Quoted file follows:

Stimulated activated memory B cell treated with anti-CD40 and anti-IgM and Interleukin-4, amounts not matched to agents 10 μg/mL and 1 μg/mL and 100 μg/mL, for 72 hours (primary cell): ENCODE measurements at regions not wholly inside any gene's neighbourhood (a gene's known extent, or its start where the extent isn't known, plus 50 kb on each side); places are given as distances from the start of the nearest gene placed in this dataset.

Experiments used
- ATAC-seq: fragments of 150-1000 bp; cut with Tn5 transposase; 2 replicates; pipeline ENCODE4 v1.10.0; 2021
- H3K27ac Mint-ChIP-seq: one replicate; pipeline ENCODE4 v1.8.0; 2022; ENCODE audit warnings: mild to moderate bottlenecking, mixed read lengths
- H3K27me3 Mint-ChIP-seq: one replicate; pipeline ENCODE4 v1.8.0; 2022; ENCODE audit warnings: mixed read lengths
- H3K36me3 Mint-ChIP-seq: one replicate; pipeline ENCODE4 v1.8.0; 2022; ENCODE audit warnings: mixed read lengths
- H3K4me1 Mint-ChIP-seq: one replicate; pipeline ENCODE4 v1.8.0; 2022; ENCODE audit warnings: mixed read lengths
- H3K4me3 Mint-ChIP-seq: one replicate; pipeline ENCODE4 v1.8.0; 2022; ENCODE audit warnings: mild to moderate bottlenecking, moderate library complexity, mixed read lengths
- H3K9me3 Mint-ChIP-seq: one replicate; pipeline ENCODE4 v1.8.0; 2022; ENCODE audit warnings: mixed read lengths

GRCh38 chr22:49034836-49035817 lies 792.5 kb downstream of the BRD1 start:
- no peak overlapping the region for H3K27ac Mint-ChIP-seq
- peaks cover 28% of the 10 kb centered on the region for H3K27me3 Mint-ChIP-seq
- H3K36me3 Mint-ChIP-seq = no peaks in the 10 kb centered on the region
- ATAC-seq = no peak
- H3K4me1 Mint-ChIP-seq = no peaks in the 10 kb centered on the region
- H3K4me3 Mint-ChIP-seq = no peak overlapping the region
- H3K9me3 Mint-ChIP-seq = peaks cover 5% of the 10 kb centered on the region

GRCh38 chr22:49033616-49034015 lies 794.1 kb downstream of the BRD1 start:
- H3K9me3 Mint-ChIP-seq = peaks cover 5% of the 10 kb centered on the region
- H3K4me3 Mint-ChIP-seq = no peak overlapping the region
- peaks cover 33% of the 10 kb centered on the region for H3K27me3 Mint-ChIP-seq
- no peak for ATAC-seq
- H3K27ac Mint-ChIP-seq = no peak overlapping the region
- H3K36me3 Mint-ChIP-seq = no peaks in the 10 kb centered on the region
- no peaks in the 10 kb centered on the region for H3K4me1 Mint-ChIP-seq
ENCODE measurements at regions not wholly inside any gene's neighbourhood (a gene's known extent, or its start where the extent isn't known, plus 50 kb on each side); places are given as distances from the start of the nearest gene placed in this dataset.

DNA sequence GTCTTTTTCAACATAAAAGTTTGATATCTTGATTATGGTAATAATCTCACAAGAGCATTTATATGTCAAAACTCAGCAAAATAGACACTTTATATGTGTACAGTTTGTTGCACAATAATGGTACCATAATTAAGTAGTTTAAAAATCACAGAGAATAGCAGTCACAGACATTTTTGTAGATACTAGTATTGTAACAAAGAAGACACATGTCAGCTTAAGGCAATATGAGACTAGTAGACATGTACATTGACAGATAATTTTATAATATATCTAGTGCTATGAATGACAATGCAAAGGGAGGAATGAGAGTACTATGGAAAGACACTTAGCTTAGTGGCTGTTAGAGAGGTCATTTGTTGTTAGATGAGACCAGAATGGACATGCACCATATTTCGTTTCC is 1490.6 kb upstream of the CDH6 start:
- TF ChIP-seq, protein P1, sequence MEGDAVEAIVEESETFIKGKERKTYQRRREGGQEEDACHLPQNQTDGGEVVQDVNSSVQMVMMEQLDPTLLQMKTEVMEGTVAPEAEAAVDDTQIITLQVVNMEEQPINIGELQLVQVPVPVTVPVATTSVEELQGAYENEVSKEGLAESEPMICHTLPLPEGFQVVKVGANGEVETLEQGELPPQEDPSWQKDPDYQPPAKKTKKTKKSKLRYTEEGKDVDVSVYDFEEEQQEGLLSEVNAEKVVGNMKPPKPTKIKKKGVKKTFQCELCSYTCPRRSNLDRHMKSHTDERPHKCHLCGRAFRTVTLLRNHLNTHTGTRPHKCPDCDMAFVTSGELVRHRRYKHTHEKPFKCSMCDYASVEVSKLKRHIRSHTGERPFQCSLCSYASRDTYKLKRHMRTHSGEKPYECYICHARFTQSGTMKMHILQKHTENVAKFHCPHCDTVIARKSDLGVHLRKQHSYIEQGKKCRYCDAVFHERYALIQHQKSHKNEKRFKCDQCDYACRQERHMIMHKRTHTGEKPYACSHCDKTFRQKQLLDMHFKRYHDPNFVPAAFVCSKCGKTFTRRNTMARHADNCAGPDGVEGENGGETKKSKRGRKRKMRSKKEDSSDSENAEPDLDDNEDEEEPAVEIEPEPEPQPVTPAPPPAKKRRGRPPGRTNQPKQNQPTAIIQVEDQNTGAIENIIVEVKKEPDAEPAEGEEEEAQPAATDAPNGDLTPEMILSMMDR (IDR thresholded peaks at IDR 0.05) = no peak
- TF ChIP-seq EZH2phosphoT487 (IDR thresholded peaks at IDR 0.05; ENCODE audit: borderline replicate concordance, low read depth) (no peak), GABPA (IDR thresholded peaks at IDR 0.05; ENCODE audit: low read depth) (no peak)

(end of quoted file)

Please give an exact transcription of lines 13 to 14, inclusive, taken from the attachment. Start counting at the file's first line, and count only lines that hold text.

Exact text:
- H3K36me3 Mint-ChIP-seq = no peaks in the 10 kb centered on the region
- ATAC-seq = no peak